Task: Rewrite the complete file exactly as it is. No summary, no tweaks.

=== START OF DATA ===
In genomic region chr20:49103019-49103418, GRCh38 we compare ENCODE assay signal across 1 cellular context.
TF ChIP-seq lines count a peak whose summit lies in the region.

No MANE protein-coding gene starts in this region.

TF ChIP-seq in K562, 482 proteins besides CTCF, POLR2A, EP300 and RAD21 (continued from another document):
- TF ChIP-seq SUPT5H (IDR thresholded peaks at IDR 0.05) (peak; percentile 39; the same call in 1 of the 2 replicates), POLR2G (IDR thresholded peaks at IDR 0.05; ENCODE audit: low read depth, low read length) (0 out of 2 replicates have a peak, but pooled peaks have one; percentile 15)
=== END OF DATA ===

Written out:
In genomic region chr20:49103019-49103418, GRCh38 we compare ENCODE assay signal across 1 cellular context.
TF ChIP-seq lines count a peak whose summit lies in the region.

No MANE protein-coding gene starts in this region.

TF ChIP-seq in K562, 482 proteins besides CTCF, POLR2A, EP300 and RAD21 (continued from another document):
- TF ChIP-seq SUPT5H (IDR thresholded peaks at IDR 0.05) (peak; percentile 39; the same call in 1 of the 2 replicates), POLR2G (IDR thresholded peaks at IDR 0.05; ENCODE audit: low read depth, low read length) (0 out of 2 replicates have a peak, but pooled peaks have one; percentile 15)